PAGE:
One of the words that I most remember hearing, as a very young child, was the word stop. “Stop jumping on the couch”, “stop teasing your sister”, and I can still hear my parents saying, “Karen, stop playing with your food.” Stop, stop, and stop! A word that commanded me to put an end to an action that was not desired. As I grew up, this word changed from correcting my behavior to empowering me to take control (command) of actions and reactions that caused me pain.
When I realized the positive effect of this word, I began to use it more often. I began to use this word as part of some valuable self-talk when times were challenging. Choosing to use stop in simple statements allowed me to grow stronger in areas where I had felt challenged. It offered me comfort when I had felt bad. It helped me to redirect myself when I was headed in a direction that I did not want to go.
My self-talk was a two-step statement. The first part allowed me to eliminate thoughts or feelings from growing stronger, more negative. The second part was to replace the “unwanted” thoughts/feelings with ones that served me better.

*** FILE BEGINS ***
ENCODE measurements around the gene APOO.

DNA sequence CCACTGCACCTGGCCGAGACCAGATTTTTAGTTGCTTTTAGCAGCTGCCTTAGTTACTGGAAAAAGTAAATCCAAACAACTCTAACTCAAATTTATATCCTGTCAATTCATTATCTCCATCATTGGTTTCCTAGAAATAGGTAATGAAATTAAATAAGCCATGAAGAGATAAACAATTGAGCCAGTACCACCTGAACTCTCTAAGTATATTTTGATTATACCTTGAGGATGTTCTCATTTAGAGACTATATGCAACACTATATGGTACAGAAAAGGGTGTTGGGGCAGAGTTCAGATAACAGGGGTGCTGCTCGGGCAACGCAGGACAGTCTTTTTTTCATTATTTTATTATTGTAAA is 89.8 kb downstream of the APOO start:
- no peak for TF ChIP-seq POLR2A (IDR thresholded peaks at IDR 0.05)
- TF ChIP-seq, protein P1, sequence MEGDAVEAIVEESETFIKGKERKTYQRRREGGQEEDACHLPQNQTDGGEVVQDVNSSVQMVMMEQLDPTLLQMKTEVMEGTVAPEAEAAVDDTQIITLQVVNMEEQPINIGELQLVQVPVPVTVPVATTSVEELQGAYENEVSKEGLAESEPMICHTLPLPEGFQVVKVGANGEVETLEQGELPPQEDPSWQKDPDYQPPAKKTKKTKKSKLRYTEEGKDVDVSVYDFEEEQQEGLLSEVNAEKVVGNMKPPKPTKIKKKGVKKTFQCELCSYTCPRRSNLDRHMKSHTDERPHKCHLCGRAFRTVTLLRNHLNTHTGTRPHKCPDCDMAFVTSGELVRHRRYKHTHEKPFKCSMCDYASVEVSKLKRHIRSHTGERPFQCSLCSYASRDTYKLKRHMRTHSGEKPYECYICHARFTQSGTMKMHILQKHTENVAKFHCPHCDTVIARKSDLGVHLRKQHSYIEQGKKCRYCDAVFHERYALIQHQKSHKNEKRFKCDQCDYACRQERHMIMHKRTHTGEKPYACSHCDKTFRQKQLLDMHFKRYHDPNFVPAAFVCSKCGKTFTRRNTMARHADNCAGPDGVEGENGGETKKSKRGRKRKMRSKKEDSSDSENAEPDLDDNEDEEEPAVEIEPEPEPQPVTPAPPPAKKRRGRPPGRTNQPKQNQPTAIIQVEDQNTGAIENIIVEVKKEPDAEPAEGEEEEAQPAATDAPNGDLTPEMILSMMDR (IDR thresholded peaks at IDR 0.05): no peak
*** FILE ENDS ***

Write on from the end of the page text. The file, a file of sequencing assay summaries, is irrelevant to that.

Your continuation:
I want to stop feeling __________ (negative emotion), and start to feel better.
I want to stop doubting my abilities, and remember that I am strong and can do anything that I choose to do.
I want to stop habits that offer me temporary comfort and replace them with habits that will help me now with great results.
There were times that I simply wanted to eliminate a thought and felt better by removing the harmful thought.
I want to stop believing what others say, things that I have read or seen that have stopped me from being the best me that I can be.
I now place stop in my word bank with other positive words which help me to live a better life. Take time to see what thoughts, emotions, or reactions that you may like to stop in your life. Start with your words and see how words can begin a chain reaction to a better way of thinking. After all, if thoughts become things, stop the bad ones and embrace the better ones.